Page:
Marzena Wolschlaeger: “In the beginning was a Word …”

Inspired by the 2018 TOLI seminar in Bydgoszcz, Poland, Marzena Wolschlaeger, a History and Social Studies teacher in Bydgoszcz developed the powerful “In the beginning was a Word …” project together with Danuta Kopińska- Kołowacikin to show students how intolerance and discrimination are spread in their schools. “It began with words, then turned to actions – that is what happened in the beginning of the 20th century. Our duty is to remember this and prevent it from happening again in the 21st century.” 

The project began with `The Plate Day,` where a chosen class prepared plates/cards with writing which restricted access and imposed bans on specific people in the school based on arbitrary traits. The writing on the plates reflected diferent forms of discrimination. (e.g. “We don’t sell to brown-eyed students,” “Blond-haired students sit on the right,” “Biology students can’t enter,” etc). The cards were put in various places such as the cafeteria, on benches, in the hall, the stairway, or classrooms at the same time in both schools. . As part of the project, some students were discriminated against while others observed.

In a few classes, teachers provoked reflections on different forms of discrimination through physical activities in class, such as telling all students wearing glasses they must sit on the left side of the room. Through this activity, teachers explained concepts such as “bench ghetto” or “numerus clausus” to students participating in the lesson.

“Our goal was to sensitize students to other people’s needs so that they learned not to show indifference to those who are discriminated against in society. This led to a deep reflection concerning the consequences of indifference towards whole social groups, including nations, and the question of violating human rights. We drew students’ attention to the long-lasting consequences of these attitudes.”

The students who had written and hung up the discriminatory plates conducted short interviews with the other students to assess their reactions to the writing on the plates. Those who had been discriminated against felt stress, a lack of confidence, fear, indignation, sadness, confusion, anger, feelings of injustice, nervousness, and astonishment at the others students’ reactions. The students who had only observed felt surprise, laughter, a lack of understanding, a lack of any reaction, a lack of confidence, indignation (sometimes bigger than the discriminated ones’), indifference, and curiosity.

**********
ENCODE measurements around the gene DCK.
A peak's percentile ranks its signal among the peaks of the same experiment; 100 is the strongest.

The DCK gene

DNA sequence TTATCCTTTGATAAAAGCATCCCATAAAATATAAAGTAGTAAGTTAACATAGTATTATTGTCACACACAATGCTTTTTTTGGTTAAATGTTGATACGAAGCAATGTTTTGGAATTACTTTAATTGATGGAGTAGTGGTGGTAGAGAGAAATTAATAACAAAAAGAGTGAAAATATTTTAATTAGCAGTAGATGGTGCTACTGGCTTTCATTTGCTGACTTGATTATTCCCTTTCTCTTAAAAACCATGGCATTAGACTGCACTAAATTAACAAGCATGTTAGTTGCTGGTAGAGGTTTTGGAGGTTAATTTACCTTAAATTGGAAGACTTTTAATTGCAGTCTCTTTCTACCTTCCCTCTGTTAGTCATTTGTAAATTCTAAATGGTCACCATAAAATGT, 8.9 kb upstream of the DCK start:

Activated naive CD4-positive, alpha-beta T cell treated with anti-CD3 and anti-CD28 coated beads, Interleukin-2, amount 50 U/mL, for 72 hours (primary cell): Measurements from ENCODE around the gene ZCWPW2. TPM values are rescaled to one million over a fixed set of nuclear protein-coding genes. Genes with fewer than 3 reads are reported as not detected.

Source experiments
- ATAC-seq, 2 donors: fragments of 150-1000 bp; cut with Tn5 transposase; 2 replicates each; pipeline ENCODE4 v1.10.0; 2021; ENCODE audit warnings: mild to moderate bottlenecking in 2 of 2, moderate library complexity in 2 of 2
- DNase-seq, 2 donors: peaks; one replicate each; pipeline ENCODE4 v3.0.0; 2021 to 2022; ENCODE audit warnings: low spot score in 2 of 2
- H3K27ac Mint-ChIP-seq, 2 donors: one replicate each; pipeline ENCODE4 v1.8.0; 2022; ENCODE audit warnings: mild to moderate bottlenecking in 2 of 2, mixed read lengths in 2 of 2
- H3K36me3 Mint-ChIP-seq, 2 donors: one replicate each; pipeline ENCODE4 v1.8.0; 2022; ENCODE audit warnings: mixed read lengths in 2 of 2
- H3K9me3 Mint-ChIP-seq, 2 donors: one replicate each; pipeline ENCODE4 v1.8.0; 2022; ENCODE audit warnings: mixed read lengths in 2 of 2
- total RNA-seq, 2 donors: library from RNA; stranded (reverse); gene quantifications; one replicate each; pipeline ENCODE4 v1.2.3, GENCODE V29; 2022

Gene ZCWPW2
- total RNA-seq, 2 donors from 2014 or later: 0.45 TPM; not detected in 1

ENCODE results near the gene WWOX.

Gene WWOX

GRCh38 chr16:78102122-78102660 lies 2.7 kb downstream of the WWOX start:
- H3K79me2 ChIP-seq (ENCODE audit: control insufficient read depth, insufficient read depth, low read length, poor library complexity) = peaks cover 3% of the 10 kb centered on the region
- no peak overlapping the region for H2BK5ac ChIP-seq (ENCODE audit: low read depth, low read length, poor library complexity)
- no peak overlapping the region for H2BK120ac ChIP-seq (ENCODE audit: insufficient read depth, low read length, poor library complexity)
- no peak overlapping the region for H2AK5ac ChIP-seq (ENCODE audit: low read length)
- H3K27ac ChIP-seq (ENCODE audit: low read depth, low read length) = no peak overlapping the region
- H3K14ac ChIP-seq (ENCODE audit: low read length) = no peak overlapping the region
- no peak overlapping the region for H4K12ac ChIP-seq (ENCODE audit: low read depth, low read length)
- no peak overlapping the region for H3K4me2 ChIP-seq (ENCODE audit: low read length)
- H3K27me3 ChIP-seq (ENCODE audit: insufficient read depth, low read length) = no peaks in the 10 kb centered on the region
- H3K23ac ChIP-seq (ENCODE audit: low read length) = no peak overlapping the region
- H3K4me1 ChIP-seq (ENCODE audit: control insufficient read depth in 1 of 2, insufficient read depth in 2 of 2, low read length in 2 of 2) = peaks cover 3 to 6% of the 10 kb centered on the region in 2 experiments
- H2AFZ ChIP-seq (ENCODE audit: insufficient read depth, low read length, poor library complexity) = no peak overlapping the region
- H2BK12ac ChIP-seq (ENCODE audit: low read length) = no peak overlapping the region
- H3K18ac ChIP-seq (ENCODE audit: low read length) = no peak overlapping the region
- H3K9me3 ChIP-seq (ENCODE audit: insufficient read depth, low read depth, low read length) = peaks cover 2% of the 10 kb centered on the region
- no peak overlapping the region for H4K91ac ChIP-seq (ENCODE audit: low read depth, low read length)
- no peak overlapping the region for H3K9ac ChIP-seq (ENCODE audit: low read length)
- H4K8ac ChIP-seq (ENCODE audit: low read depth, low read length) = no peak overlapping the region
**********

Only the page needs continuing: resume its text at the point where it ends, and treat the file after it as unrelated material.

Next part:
Reflecting on why students had these reactions, Marzena says: “In the student reactions we can find numerous analogies to historical events. People are often afraid to oppose others so as not to expose themselves to any danger or make their situation worse. Fear and conformism are more powerful than sympathy and the need to help.”

Additionally students took a trip to Polin, the Museum of Polish Jews, to show the connection between Polish and Jewish cultures on Polish land. The exhibition also showed how  words and various forms of discrimination and social indifference led to the Holocaust.

The aim of the lesson, Marzena explains, “was working toward one general reflection – how indifference and willful ignorance have led to human rights violations in the past and present.  ”

“If even just a few students reflect on the phenomenon of discrimination and stigmatization, we can consider the project a success. A thought is the first step toward changing our actions.”

The final message, originally written in Bulgarian to rhyme, by student participants in the group:


The aim of our civilization

is the ability of tolerance.

We won’t survive long without it

making our lives miserable.


Everybody is a living example.

Moses for next generations.

Let’s show how to use freedom

and how the lack of its knowledge hurts.

Discrimination has many names

and each of them may leave a scar.

Abandon even the smallest one

and create the world where no one cries.


Look at the world critically,

don`t be afraid to say “no.”

Respect other people’s work

even if it irritates you.


You are a human yourself, remember!

Fight against discrimination

and don’t discriminate against others.

It’s the calamity of our civilization.


The message of the project by Class 2C


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